Saturday, February 07, 2009

It's me you should feel sorry for

What is it with social workers? Do they spend so much time around people obsessed with victimhood that they end up as morally dysfunctional as the people they are supposed to support?

The disgraced head of the Haringey department that so completely failed Baby P comes out of hiding to tell us that it is her we should be feeling sorry for - her and her like.

In her first interview since her dismissal in December, Ms Shoesmith said that Mr Balls had created a blame culture that put children at risk by demoralising social workers. She said that in the aftermath of the Baby P trial she had contemplated suicide and received death threats from members of the public, which led to her receiving police protection for herself and her daughter.

No offence, luv - but who gives a fuck about you? Shame Baby P couldn't get "police protection" from the ever present threat of death he lived under - but then again he's so unimportant compared to you, eh?

I have no love for "Mr. Balls" (just call him Balls), but it's not him that created the "blame culture" specifically, but the whole left wing movement which has spent its entire history finger pointing, but never accepting any responsibility. When no one ever owns up to responsibility you get a "blame culture" - that is the way it works.

Well, guess what - you've been found out and found wanting. A generation of socialist doctrine and "liberalism" has destroyed the traditional family - as the left wanted - particularly in the lower classes and replaced it with unmarried mothers and fathers who flit from relationship like flies around turds.

Given that analogy, why are they surprised that it's just a pile of shit?

6 comments:

JuliaM said...

Check out 'CiF' - even the usual 'awww, social workers are misunderstood' bunch are frothing with rage at this woman, and her refusal to accept any blame...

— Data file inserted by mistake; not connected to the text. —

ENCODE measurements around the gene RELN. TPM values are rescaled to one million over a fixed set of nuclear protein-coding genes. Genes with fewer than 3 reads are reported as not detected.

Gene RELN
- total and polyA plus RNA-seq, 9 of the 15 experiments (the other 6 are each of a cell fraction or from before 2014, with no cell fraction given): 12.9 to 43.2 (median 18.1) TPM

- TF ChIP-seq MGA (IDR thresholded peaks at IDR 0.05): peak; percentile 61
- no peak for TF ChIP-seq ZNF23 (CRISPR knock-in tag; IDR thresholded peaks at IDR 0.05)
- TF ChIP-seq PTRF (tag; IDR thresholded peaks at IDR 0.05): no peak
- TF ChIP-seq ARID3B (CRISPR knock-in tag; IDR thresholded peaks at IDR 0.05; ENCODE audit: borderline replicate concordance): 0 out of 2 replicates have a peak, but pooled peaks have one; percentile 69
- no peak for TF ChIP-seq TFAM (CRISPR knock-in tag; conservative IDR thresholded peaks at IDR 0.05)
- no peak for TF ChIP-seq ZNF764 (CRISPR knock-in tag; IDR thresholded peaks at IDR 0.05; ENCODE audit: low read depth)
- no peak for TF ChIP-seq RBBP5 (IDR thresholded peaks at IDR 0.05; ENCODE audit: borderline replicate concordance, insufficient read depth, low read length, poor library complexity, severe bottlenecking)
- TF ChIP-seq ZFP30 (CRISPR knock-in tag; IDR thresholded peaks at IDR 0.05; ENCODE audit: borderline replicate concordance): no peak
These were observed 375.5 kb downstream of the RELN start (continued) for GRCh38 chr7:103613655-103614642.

TheFatBigot said...

The irony, the very sad and tragic irony, of the leftist blame culture is that only a select few are the subject of blame. Private business, bosses of all kinds, landowners and toffs are to blame for everything. And then at government level the person with ultimate responsibility must always be absolved from blame and have it heaped on the next person down the chain of command, in this case the whinging Shoesmith.

There is a serious role for blame in a civilised society. Parents who neglect and/or mistreat their children should be first in line, and it is the bodies with responsibility for child protection who should be heaping it on them. But no, they doesn't fit the model.

The new blame culture can't blame Baby P's mother for keeping him in filth and standing by while he is beaten and has his fingernails pulled out. She is on the victim list not the blame list, and another horrendous death results.

Maybe Balls is objectively to blame in some way, but I'm not sure how. Shoesmith and those she managed had the responsibility to protect Baby P and their failure to blame the mother and protect the child puts them directly in the firing line. And quite right too.

It might or might not be justified for Balls to pass the buck downwards but that is neither here nor there. Once the proper target for blame is identified it becomes a bottom-up not top-down issue. The mother fails, so those responsible for protecting the child either act or get the blame passed up to them.

Either way, Shoesmith doesn't have a leg to stand on.

Stan said...

I think we need to understand the difference between blame and responsibility. I need to write a post to explain what I mean, but there is a growing trend for people in authority not to accept responsibility for the failings of the department they head. I'm not suggesting that a head of department should resign over every individual incident, but when an incident demonstrates systemic failures within a department then the head must take responsibility for that.

Henry Crun said...
This comment has been removed by the author.
Henry Crun said...

What incensed me was her admission that her department had seen Baby P no less than sixty times. SIXTY TIMES!

How many times do social workers need to visit to decided whether or not a child is in mortal danger? They even ignored police advice that the child should be removed from the parents and this odious woman has the gall to go on radio and bleat about the way she was treated. Anger doesn't even cover how I feel about this.

Stan said...

In her interview, Shoesmith made some comment about whether we'd sack a borough commander every time some kid got knifed. A disingenuous analogy at best. If the kid got knifed with 50 police officers standing around watching and doing nothing - well, then there may be some comparison, but otherwise not.